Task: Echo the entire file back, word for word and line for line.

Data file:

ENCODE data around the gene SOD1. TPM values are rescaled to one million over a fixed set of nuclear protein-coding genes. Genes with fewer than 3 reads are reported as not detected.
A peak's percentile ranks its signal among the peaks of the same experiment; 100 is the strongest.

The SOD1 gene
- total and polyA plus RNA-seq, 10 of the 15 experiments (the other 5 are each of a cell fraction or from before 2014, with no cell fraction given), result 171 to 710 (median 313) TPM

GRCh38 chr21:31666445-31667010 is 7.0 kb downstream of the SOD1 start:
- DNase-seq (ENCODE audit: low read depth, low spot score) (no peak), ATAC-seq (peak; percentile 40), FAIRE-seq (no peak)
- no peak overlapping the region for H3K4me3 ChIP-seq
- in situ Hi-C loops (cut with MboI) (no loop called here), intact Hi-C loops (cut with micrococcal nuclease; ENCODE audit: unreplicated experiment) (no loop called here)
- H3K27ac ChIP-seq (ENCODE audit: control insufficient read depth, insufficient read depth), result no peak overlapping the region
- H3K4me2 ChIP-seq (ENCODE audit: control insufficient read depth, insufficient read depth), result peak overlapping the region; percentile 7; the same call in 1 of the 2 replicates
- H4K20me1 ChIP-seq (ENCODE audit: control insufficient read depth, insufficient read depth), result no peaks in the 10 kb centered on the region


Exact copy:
ENCODE data around the gene SOD1. TPM values are rescaled to one million over a fixed set of nuclear protein-coding genes. Genes with fewer than 3 reads are reported as not detected.
A peak's percentile ranks its signal among the peaks of the same experiment; 100 is the strongest.

The SOD1 gene
- total and polyA plus RNA-seq, 10 of the 15 experiments (the other 5 are each of a cell fraction or from before 2014, with no cell fraction given), result 171 to 710 (median 313) TPM

GRCh38 chr21:31666445-31667010 is 7.0 kb downstream of the SOD1 start:
- DNase-seq (ENCODE audit: low read depth, low spot score) (no peak), ATAC-seq (peak; percentile 40), FAIRE-seq (no peak)
- no peak overlapping the region for H3K4me3 ChIP-seq
- in situ Hi-C loops (cut with MboI) (no loop called here), intact Hi-C loops (cut with micrococcal nuclease; ENCODE audit: unreplicated experiment) (no loop called here)
- H3K27ac ChIP-seq (ENCODE audit: control insufficient read depth, insufficient read depth), result no peak overlapping the region
- H3K4me2 ChIP-seq (ENCODE audit: control insufficient read depth, insufficient read depth), result peak overlapping the region; percentile 7; the same call in 1 of the 2 replicates
- H4K20me1 ChIP-seq (ENCODE audit: control insufficient read depth, insufficient read depth), result no peaks in the 10 kb centered on the region